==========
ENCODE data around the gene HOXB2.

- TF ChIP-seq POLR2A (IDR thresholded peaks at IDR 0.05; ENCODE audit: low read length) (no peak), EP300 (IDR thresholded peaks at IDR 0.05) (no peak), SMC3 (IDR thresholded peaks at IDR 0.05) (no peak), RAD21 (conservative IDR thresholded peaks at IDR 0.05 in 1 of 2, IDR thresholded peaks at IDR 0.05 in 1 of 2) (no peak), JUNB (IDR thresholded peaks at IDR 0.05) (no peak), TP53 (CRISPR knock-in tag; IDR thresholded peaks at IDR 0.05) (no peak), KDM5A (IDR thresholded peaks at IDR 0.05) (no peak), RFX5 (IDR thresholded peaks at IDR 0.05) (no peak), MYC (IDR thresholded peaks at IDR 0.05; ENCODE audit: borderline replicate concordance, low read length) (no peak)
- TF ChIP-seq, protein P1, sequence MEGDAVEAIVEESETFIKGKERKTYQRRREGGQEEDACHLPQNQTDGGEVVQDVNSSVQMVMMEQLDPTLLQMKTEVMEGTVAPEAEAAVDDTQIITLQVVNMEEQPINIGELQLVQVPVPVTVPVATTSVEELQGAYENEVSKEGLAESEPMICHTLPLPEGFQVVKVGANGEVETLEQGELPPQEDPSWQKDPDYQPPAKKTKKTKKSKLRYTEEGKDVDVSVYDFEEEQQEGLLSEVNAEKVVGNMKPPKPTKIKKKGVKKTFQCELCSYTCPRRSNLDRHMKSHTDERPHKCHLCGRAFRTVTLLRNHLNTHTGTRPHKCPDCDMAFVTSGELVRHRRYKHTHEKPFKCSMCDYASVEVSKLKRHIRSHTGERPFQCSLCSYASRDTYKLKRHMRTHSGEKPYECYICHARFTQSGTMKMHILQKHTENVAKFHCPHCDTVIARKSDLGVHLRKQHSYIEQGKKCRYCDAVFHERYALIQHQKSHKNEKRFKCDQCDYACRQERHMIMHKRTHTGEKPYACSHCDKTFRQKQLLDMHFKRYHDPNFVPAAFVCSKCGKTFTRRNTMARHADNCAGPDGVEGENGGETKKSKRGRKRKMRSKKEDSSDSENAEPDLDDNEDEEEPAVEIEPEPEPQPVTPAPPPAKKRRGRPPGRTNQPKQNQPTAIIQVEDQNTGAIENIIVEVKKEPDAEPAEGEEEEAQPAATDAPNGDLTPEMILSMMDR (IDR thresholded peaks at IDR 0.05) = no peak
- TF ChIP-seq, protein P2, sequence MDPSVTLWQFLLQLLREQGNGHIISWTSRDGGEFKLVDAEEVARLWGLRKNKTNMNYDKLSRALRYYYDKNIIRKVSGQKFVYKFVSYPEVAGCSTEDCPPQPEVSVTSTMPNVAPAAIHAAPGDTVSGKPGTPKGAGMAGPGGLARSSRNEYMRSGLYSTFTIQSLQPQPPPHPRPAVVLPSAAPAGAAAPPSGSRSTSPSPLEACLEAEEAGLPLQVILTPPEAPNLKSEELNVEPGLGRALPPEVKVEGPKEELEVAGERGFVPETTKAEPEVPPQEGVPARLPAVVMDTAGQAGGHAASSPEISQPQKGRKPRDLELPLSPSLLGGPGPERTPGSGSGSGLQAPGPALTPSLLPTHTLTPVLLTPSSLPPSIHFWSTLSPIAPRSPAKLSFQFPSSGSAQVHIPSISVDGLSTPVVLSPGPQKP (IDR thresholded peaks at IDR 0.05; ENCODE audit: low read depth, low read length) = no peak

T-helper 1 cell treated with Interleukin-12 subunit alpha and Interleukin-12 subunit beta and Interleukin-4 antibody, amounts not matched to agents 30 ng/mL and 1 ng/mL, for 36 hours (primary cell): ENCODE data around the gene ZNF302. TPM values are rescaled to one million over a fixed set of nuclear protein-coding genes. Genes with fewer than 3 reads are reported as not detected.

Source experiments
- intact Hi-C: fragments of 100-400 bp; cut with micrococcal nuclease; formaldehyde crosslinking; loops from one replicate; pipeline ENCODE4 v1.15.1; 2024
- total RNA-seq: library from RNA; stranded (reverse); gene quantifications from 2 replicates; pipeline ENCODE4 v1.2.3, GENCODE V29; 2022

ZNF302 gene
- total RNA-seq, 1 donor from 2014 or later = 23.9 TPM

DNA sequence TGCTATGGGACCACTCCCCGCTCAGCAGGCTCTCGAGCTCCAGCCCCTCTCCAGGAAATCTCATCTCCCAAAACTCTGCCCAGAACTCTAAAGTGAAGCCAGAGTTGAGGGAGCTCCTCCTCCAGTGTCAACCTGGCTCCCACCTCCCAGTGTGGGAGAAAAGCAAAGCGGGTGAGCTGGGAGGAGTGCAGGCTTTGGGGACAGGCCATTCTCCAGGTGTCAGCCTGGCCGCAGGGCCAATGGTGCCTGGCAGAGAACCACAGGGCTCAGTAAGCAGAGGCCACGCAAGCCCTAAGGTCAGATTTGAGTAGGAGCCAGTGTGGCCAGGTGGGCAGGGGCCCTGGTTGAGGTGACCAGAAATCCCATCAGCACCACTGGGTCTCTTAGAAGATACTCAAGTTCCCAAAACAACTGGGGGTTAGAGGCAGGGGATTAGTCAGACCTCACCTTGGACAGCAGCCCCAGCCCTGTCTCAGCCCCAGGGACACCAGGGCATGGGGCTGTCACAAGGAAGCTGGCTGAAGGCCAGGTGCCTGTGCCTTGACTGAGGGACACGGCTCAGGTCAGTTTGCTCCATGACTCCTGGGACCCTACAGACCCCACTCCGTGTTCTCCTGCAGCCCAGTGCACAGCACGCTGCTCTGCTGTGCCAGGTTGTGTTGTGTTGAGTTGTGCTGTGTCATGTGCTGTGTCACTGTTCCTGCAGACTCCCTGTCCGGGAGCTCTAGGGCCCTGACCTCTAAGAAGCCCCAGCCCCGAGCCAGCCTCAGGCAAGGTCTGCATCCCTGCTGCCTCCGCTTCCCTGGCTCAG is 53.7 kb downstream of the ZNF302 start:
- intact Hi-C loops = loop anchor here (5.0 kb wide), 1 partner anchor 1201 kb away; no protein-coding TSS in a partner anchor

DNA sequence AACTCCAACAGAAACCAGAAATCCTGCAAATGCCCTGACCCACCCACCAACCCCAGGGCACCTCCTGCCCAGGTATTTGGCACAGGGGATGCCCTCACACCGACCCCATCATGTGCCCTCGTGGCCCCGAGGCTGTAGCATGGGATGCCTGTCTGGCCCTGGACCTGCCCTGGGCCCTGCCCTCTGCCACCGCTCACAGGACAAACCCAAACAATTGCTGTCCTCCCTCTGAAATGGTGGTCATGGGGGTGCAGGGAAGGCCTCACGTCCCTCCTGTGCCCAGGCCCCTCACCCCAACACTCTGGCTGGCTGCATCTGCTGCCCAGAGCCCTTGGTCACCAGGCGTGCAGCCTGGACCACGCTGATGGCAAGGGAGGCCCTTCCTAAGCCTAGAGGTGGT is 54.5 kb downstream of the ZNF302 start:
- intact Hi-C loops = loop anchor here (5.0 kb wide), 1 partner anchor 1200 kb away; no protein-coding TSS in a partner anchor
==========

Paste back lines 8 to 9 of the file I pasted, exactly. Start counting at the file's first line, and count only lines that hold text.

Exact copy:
- total RNA-seq: library from RNA; stranded (reverse); gene quantifications from 2 replicates; pipeline ENCODE4 v1.2.3, GENCODE V29; 2022

ZNF302 gene